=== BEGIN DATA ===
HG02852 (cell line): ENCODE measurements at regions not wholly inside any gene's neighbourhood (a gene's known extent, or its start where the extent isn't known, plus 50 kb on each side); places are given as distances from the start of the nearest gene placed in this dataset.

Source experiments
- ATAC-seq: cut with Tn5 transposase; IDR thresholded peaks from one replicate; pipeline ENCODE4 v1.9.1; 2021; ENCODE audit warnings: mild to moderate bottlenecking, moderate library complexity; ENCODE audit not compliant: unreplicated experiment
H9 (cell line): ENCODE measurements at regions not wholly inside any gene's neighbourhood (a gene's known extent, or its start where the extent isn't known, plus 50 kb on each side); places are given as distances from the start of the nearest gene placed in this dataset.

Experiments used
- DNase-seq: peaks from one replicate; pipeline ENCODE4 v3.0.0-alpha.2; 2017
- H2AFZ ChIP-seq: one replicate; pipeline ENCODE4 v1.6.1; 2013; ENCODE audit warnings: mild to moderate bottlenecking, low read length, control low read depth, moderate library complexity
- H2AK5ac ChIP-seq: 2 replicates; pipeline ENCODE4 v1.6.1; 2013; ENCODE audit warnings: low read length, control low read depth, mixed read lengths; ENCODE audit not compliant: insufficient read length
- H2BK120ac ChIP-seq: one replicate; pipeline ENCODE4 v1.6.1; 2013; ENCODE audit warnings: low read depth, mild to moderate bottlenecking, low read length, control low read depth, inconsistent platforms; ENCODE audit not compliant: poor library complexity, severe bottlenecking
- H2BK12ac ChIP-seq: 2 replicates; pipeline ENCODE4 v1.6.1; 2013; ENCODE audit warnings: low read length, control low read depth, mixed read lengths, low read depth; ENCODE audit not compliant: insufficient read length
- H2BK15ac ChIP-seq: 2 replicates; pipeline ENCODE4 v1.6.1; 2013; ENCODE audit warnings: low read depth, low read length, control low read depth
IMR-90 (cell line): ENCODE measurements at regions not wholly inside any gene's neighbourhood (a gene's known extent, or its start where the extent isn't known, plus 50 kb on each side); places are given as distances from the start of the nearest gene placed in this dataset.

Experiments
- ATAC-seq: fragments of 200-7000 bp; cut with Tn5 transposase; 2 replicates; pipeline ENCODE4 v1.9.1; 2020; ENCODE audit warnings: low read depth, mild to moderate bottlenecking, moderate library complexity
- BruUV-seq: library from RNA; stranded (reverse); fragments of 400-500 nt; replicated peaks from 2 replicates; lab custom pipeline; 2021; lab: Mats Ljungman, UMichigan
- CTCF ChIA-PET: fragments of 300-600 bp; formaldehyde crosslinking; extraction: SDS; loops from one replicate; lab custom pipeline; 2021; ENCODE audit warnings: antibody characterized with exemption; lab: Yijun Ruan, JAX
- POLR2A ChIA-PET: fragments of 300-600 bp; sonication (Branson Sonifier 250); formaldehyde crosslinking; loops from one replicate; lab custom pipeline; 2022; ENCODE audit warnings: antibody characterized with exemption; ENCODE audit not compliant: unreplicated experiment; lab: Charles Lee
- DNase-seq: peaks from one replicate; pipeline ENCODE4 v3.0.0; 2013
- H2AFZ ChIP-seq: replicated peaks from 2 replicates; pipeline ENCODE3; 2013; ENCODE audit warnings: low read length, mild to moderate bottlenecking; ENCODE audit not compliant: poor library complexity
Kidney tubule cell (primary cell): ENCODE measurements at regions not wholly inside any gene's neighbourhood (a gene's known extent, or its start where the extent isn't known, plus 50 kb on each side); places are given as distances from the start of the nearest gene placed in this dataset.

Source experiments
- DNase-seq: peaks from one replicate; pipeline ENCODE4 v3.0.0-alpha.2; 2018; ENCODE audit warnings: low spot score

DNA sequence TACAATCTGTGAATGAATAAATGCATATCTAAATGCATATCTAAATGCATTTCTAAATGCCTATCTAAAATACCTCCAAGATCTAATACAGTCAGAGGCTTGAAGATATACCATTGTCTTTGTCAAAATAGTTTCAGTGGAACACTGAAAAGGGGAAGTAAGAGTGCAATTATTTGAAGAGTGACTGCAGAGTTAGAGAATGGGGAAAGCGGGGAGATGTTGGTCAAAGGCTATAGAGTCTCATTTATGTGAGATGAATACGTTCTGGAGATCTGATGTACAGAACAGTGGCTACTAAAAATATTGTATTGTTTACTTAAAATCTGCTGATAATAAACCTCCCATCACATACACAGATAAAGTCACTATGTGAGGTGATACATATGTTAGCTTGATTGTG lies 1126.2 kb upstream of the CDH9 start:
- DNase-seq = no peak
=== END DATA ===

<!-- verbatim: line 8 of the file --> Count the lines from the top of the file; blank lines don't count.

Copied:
- H2AK5ac ChIP-seq: 2 replicates; pipeline ENCODE4 v1.6.1; 2013; ENCODE audit warnings: low read length, control low read depth, mixed read lengths; ENCODE audit not compliant: insufficient read length